Harrison discovered this scale experimenting
with monochords and a viol, and trained a church choir in
Lincolnshire to sing it.
From this information I constructed a number
of computer programs to explore all the possible permutations
and combinations which could generate a practical scale. My
problem was to decide which of the hundreds of intervals which
I calculated by addition and subtraction of multiples of the
Large (L) and small (s) interval should be used. Faced with
pages of possible results, I decided to select intervals by
finding which notes would match if I constructed a circle
of fifths using the ratio of 1.494412.i.e. (1.494412^2)/x.........to.....(1.494412^n)/x.
x being an exponential of 2, the use of which as a divisor
would give a result between 1 and 2 and hence in the first
octave. Although I had originally intended to use MIDI pitch
bend for the scale, I dreamt of an instrument which would
be simple to play, in any key of up to 7 sharps or flats,
for any competent guitarist.
The following morning my feet led me to Denmark
St. where I casually mentioned that I had dreamt about this
very strange guitar, and asked how I could make one. The only
guitar I owned, liked, and was willing to modify was a Westone
Raider II. I agreed a price with Graham Noden of Andy's, and
rushed home to calculate the fret positions. I listed the
note names, frequencies in Hertz, ratios, and fret positions
for 20 frets per octave and a total of 35 frets; and delivered
the Westone, instructions, and a detailed explanation of the
mathematics to determine the fret positions.
On Christmas eve, Graham phoned me to say that
he had started on the guitar, but that the ninth fret seemed
to be in the wrong place, so would I please check my calculations.
I did, and called him back with the position for an extra
fret, between what had previously been the ninth and tenth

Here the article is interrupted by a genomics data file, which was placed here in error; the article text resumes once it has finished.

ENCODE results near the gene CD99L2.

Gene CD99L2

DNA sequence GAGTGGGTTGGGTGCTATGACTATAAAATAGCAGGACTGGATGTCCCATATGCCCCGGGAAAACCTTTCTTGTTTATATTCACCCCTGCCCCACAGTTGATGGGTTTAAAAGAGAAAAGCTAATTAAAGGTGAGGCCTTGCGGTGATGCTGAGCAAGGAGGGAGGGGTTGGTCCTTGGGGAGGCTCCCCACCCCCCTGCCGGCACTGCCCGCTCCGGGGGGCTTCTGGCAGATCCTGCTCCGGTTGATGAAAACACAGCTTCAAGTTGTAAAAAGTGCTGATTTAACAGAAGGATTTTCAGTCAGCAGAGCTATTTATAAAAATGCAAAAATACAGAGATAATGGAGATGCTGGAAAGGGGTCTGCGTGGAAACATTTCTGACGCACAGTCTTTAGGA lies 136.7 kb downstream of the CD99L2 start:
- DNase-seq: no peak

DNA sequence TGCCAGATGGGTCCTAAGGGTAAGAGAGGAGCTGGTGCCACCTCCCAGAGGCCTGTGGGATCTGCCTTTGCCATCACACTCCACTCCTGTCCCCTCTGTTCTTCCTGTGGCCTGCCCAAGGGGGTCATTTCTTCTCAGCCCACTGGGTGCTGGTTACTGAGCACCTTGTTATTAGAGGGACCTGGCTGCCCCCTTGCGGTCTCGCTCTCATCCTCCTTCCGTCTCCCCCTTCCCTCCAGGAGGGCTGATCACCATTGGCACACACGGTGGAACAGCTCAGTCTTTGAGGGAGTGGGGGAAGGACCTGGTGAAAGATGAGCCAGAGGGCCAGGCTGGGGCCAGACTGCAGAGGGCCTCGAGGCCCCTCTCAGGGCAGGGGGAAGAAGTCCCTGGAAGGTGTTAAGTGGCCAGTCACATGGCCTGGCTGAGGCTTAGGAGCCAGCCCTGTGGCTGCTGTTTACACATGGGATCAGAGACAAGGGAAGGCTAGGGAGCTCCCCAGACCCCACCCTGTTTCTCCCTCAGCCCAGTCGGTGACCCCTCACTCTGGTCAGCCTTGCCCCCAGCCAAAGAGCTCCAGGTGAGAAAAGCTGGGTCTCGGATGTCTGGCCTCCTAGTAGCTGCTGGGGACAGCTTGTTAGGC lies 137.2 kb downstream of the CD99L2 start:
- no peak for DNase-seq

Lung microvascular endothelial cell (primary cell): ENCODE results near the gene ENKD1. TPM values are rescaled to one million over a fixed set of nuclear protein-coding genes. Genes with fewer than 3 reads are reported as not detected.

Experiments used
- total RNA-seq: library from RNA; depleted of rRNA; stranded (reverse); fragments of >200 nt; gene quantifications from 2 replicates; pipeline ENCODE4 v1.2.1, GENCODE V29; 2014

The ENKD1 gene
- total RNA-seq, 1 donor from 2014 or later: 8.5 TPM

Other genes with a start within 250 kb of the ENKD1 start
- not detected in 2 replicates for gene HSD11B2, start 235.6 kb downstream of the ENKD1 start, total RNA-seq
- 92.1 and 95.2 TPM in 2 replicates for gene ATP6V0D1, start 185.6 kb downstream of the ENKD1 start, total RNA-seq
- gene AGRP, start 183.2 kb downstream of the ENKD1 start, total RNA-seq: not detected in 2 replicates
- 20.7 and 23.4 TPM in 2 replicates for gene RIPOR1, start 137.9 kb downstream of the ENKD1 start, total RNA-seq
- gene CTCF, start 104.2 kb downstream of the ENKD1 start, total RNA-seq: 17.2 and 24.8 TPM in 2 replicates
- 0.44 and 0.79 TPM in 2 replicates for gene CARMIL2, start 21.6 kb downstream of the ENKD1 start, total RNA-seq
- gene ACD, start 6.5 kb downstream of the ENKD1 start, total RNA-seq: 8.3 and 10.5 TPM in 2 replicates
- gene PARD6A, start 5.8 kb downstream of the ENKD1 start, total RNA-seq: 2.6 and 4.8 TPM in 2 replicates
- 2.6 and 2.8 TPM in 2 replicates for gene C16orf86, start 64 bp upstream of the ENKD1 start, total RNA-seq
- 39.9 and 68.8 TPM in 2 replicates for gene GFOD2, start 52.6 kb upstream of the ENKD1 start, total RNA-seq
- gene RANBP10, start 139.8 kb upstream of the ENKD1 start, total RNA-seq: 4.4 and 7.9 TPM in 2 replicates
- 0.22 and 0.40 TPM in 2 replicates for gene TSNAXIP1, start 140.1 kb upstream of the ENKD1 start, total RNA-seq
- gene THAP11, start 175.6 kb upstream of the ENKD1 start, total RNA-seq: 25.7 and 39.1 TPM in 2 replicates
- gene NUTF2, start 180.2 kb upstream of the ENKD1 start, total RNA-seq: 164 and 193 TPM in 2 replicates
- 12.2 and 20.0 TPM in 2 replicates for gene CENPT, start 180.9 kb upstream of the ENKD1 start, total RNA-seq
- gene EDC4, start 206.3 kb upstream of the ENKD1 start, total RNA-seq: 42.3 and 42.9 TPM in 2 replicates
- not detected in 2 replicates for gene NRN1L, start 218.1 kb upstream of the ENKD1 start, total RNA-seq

When I called to pick up the finished job,
Graham had already left for Christmas. I took home the first
instrument to play the scale a renowned genius had first described
two hundred and eleven years earlier. The tuning had to be
done by ear, as only the open fifth string would be the same
as any other guitar at 110 Hertz. I set it from a tuning fork,
tuned the others from the appropriate frets, and slowly strummed
an open G Major. The intervals sound foreign, but this chord
certainly sings. Now for an open E; the same result. It works.
Harrison must have imagined this moment when he wrote his
book for some future generation to decipher. I spent the next
two hours trying chords and melodies which I had previously
only played on a conventional guitar. It was difficult at
first to remember that sharp and flat notes must conform to
the key of the piece, but with a little practice everything
became playable except for the frets between the ninth and
the octave, where something was definitely wrong. I checked
the measurements. They matched my instructions exactly. Graham
had certainly done his part perfectly. I checked the ratios
against the fret positions; perfect up to the ninth, but between